Panasonic, Accenture and seven other companies announced last week that they will partner to develop a smart city in Fujisawa, Japan.
The project, officially called "Fujisawa Sustainable Smart Town," or Fujisawa SST for short, intends to be a model for an environmentally-minded urban area. Fujisawa is located 37 miles from Tokyo and, at about 400,000 residents, is roughly the size of Omaha, Nebraska.
The smart town-within-a-city will be built on the vacant lot of a former Panasonic factory, and will gain its intelligence via infrastructure and services -- from IT to energy -- from the nine companies. It will support 1,000 households and is set to open in March 2014.
(It will actually be completed in 2018, the year of Panasonic's 100th anniversary.)
But Panasonic is the biggest star here, using its property donation as cause to show off its portfolio of building, home and cities services. Through these, it wants to demonstrate energy efficiency using measures such as solar power generation and battery storage systems -- then replicate success elsewhere in Japan, as well as overseas.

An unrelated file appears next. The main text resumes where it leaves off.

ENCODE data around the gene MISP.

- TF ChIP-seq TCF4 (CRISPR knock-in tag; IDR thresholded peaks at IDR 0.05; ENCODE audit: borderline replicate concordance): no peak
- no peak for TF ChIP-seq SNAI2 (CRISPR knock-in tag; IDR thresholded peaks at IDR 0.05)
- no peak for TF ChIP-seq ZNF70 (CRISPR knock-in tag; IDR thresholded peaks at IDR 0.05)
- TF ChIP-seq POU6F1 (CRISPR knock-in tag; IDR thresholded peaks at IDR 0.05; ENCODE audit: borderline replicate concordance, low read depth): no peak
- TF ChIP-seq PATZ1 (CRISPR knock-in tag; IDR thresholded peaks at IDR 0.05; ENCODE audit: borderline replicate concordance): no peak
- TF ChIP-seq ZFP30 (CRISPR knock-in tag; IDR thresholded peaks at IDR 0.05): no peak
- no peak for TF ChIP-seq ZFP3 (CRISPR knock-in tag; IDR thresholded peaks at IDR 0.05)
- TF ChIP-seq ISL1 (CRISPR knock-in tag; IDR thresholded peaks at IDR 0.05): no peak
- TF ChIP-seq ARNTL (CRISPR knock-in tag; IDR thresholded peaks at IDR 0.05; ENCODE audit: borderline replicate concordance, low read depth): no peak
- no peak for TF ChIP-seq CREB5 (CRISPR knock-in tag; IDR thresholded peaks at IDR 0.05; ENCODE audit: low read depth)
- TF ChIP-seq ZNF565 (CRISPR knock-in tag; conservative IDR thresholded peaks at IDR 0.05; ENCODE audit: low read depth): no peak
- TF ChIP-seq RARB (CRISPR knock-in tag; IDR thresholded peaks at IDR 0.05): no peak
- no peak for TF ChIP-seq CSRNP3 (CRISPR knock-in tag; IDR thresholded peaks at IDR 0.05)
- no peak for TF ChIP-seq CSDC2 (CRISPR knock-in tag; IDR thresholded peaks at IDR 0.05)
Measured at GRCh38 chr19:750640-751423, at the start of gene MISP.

Meanwhile, Accenture will use its prior experience with city and power grid projects handle the creation, design and promotion of services within the town.
The other companies:
The reason for the 60 billion (approx. $742 million) project? The threat of Asia's booming population growth. Panasonic says demand for the development of new cities will occur swiftly and at great scale, believing that rolling out a full-scale smart city is a better business move than biding time with pilot projects or technical demonstrations.
(And it certainly doesn't hurt that this year's earthquake decimated large parts of Japan's energy infrastructure.)
Here's a list of "green" elements under consideration:
The companies are measuring success by a targeted 70 percent reduction in carbon dioxide emissions (compared to 1990 levels, unfortunately), but the real yardstick is whether citizens will bite, despite all the technological wizardry.
In this case, the most successful city might be the most boring one; brains beneath beauty.
In a video, a look at the project:
This post was originally published on Smartplanet.com